Nakara remarks that her decision to take the role was based on professional considerations: "I don't care about the skin color of the actors and actresses I am working with, and that has never affected my choice of roles. I was attracted by this excellent play." She adds, "We live in a multicultural country and, unfortunately, we have not yet learned how to make good use of that fact. When that aspect expresses itself here, it is difficult to ignore its power and beauty."
As far as Hadad is concerned, "Natala has a mission and I am delighted to strengthen it and to contribute my acting talents to help make this important production a success."
Only Wittemberg, the 35-year-old new immigrant from Mexico, admits, "There are many problems, but they have nothing to do with consolidating a multicultural society; they are linked to the universality of theater in general."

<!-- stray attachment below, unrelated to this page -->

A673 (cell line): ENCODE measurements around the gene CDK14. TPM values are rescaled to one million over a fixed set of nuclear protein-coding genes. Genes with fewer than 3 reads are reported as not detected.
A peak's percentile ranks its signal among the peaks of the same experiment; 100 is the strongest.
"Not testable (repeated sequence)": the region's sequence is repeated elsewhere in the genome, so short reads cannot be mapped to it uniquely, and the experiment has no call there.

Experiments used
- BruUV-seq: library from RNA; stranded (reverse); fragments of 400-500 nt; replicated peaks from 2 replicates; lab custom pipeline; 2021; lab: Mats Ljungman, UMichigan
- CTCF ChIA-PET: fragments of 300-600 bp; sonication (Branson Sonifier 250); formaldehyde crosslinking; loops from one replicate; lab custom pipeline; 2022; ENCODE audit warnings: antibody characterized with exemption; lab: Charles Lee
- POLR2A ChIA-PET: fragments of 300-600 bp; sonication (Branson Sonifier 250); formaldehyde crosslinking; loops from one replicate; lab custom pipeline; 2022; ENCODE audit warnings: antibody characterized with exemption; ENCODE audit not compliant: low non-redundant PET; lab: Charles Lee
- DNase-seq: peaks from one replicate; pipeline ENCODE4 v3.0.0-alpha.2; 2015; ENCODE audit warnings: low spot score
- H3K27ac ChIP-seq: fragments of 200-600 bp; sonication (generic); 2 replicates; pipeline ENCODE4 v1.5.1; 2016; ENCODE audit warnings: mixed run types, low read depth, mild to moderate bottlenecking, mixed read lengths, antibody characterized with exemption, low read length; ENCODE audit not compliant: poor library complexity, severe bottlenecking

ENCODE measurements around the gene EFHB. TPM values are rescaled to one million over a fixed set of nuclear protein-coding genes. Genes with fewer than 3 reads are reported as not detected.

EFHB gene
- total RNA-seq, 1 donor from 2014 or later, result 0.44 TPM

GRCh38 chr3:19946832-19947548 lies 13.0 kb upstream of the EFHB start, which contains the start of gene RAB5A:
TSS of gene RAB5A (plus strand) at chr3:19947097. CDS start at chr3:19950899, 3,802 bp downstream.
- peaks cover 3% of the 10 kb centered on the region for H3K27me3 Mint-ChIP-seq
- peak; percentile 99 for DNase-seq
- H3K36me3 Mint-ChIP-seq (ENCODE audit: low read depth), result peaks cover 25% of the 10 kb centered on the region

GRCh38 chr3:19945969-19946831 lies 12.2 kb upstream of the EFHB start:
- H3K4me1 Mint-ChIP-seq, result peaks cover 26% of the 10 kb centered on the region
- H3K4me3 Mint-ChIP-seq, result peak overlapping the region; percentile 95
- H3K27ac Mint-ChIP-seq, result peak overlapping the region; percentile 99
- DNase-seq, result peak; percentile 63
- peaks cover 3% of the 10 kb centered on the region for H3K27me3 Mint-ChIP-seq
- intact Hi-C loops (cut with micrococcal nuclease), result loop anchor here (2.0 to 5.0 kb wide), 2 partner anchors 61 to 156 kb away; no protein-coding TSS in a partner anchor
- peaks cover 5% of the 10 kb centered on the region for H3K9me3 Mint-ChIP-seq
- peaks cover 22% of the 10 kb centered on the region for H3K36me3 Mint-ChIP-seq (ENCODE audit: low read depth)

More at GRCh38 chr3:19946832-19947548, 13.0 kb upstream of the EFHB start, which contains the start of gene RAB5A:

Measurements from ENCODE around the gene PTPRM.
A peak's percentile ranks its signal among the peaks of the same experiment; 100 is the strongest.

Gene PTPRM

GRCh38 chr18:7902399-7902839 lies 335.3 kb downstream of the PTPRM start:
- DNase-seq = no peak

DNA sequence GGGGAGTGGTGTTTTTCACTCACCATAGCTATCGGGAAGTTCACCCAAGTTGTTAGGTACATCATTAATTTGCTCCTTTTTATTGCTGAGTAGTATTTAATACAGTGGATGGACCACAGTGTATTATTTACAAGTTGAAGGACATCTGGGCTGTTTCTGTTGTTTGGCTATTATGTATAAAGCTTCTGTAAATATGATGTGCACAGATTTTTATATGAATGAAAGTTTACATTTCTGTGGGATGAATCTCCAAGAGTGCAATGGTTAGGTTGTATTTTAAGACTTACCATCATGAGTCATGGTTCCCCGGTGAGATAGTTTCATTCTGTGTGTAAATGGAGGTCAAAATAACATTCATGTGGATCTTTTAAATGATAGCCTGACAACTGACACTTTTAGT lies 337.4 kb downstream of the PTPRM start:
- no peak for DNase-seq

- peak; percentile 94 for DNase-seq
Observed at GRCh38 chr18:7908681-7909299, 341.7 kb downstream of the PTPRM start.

It is difficult to deny that, behind the scenes, as in every production, there are tensions between the actors and actresses over seniority and professionalism. One issue still being debated is Wittemberg's skin color. Schuster would like to darken the tone of his skin to emphasize his being an integral part of the village. Hadad and Nakara disagree. "Just as blacks can play every role in the theater, whites should be allowed to perform in their natural skin tone," notes Nakara. "I have not yet decided," Schuster confesses.
At 10 P.M. the rehearsals have to stop. Although the premiere is right around the corner, the leading lady must get home to Beit Shemesh; she has two buses to catch.